Two weeks ago on here I wrote about how It's everyone's job to reduce gun violence. Last week I was too disheartened about the 24 hours of SCOTUS rulings that expanded gun rights while limiting women's reproductive rights to write anything at all.
This week I wanted to write about how I love Instacart as much as my dogs. I’ve been a loyal user since before the pandemic, and Laura Jones’s interview on The CMO Podcast made me love them more.
I wanted to write about the Marketoonist and how his hand drawn spoofs on marketing make me giggle.
Or about healthcare writing tips from the AP style guide.
But writing about anything other than what’s on most of our minds this week would be futile.
On July 4, I know I wasn't the only one who struggled to feel festive. Even Dan Rather's Substack's headline that morning was "Happy 4th?"
I rallied my troupes anyway, donned my red and white "Be a nice human" shirt and packed up for the local parade. But just as we were leaving, we got the alert of the mass shooting in nearby Highland Park.
Highland Park is a bike ride away. It’s the place my college friends, camp friends and adult friends all settle once they’re ready for a family-friendly community to raise their kids. A third of the town is Jewish, which is pretty significant when you consider we’re .2 percent of the world’s population.
A mass shooting there meant my friends were on the frontlines.
I spent the rest of the day making sure friends were okay, doom scrolling, praying and crying.
My LinkedIn friend, Erin Gallagher, wrote yesterday that “We are not okay.” She shared a photo of 2-year-old Aiden, who was found under his father, who died protecting him. Aiden’s face plastered my Facebook feed on Monday as mothers scrambled to identify the child in the photo, hoping that he just got lost in the shuffle. Turns out, his mother was killed in front of him too.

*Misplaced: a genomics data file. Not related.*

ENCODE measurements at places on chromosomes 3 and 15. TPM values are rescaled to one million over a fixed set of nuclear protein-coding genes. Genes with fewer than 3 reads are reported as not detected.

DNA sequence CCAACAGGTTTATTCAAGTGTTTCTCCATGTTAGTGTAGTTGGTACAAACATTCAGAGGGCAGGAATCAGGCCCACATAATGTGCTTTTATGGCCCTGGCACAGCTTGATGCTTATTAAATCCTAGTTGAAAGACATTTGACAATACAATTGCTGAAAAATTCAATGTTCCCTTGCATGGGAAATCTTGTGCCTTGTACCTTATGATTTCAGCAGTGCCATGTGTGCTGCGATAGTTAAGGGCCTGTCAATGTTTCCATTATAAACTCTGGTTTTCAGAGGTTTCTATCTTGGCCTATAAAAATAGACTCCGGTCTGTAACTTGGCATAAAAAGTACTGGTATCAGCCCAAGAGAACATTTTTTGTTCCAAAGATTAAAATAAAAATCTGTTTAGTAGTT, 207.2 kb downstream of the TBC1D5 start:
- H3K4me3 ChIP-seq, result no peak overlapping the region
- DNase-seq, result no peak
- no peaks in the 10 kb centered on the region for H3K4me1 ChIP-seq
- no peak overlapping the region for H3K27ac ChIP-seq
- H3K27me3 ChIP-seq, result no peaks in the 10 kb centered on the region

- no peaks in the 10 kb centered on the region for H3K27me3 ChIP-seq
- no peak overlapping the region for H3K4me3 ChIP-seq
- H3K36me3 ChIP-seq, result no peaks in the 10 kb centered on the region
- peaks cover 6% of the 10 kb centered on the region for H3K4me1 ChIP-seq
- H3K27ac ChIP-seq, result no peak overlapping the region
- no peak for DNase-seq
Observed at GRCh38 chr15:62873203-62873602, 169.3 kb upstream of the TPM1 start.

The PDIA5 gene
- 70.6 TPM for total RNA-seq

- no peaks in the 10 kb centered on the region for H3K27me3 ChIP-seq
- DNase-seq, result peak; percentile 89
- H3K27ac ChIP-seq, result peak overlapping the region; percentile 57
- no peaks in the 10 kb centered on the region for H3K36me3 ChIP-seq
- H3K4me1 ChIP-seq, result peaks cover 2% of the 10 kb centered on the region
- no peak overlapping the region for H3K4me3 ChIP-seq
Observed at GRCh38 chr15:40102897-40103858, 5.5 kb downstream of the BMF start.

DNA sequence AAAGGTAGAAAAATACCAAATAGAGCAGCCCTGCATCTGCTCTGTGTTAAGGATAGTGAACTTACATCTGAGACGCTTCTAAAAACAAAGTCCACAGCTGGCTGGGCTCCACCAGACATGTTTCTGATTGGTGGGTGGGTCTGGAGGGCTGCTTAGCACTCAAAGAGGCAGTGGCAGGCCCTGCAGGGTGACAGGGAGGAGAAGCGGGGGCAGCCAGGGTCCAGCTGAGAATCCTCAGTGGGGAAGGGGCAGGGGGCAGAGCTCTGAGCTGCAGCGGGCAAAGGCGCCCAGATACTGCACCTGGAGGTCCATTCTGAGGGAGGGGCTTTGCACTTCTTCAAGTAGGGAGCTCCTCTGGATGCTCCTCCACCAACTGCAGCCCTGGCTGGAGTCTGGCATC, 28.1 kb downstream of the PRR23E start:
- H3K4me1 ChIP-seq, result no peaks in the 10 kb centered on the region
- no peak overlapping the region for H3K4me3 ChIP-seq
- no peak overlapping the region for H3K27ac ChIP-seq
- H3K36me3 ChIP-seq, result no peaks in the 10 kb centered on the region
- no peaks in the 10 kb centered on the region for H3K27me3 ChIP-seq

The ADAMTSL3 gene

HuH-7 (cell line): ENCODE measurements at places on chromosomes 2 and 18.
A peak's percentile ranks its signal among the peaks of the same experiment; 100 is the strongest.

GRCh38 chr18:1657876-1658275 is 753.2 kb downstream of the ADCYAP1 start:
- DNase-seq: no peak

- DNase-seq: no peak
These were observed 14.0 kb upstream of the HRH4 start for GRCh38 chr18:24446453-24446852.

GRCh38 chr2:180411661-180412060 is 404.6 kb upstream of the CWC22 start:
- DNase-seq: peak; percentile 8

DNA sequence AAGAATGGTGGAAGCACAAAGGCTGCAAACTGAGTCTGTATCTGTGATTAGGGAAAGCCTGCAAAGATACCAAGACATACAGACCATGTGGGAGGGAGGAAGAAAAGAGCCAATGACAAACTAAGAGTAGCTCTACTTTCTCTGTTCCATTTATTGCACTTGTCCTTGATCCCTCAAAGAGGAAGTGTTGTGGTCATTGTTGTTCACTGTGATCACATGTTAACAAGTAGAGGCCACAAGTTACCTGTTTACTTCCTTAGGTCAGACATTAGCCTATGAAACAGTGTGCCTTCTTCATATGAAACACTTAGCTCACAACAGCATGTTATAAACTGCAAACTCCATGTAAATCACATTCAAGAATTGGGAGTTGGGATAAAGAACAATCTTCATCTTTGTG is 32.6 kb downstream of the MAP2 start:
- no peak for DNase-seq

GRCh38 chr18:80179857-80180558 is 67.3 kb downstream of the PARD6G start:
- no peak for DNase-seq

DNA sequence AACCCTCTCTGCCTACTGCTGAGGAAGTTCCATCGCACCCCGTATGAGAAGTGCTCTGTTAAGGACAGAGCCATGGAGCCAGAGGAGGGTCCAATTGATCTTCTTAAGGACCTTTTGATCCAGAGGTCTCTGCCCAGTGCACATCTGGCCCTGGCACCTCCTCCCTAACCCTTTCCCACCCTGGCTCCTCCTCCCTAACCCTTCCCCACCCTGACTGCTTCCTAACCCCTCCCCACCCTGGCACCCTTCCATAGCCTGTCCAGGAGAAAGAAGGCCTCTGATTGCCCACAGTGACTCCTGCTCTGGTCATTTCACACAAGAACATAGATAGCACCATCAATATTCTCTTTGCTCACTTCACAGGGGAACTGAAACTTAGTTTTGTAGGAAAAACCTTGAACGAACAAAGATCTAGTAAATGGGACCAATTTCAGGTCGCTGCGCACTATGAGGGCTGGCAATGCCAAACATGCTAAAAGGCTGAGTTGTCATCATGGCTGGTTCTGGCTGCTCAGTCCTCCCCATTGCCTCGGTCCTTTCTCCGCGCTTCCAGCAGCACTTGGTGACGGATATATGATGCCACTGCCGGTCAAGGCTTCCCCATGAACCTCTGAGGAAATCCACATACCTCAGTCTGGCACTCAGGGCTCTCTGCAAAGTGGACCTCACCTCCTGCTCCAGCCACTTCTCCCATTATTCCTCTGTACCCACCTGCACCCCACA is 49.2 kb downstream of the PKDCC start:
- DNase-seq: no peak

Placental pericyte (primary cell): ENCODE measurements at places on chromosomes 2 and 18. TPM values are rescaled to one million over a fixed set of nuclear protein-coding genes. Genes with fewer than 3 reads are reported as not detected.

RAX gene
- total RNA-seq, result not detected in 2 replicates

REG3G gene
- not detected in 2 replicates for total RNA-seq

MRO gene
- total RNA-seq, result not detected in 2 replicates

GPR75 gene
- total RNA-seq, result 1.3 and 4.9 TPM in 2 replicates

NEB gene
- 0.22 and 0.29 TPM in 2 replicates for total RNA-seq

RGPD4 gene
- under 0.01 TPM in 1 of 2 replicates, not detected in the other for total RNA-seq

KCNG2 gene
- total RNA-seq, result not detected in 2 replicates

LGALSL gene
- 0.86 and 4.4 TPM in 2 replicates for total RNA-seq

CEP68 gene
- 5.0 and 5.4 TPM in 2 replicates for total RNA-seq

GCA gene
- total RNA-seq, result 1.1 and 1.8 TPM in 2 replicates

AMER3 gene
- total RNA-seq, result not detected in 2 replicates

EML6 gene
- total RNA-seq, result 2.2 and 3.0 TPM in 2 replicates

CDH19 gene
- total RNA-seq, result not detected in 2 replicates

My colleague, Scott, shared a photo of his chairs left at the parade start, just a few feet from where the shooting occurred.
My friend, Jenna, wrote about getting separated from her mom and toddler as she tried to break tempered glass that would have let them hide in a storefront. She instead hid her grandmothers by an alley dumpster. My sister’s friend, Allison, had a similar experience, but her father was shot. He’ll be okay, physically, but no one there is okay.
The thought of having to choose between running away with my kid over protecting the slow-moving seniors I love takes my breath away.
The story of the skilled nursing staff at Sunrise Senior Living stopped me in my tracks. That team somehow managed to get their seniors out of their parade chairs and onto the senior bus in time to escape by driving over sidewalks and curbs. Clinical staff is trained to prevent falls and deliver meds. They’re not trained to protect residents from bullets.
My friends all got away. They and their children are left with horrific flashing images and grief they’ll have to carry.
Not everyone was so lucky.
Outside of the Highland Park mass shooting, at least 9 were killed and 57 shot in the south and west side of Chicago last weekend. They barely made the news because it happens every day in certain neighborhoods here.
This is not an America I want to live in or raise my kids in. None of us do.
But this is America as long as we allow weapons of war and large capacity magazines on our streets. In fact, SCOTUS just reinforced this.
Meanwhile, most Americans actually support stronger background checks, red flag laws and other commonsense gun legislation.
But the increase in partisanship in the last several years makes us think we're pitted against one another over gun policy. I live in a mixed community of gun ownership. After the Highland Park shooting, like after any mass shooting, my Facebook feed was full of people claiming guns are not the problem.
According to data, guns – more specifically, easy access to assault weapons and high capacity magazines – are the main problem when it comes to mass shootings. Commonsense gun legislation would also reduce the everyday gun violence (that kills significantly more people than mass shootings) as well.
One thing I’ve learned from Shannon Watts of Moms Demand Action is that fighting for gun sense is a marathon, not a sprint. Recent legislation in Congress was a step forward. SCOTUS sent us back.
I can't recommend Shannon's book, Fight Like a Mother, enough for a first step in getting involved to repair our country.
The least we can do for the countless victims of America’s mass shootings is to keep showing up to turn this ship around.
Do what you can. Give your time and money to organizations fighting for commonsense gun legislation.
To help the victims of Highland Park, click on this link
Please add more in the comments. And read my full blog from a few weeks ago, "It's everyone's job to reduce gun violence."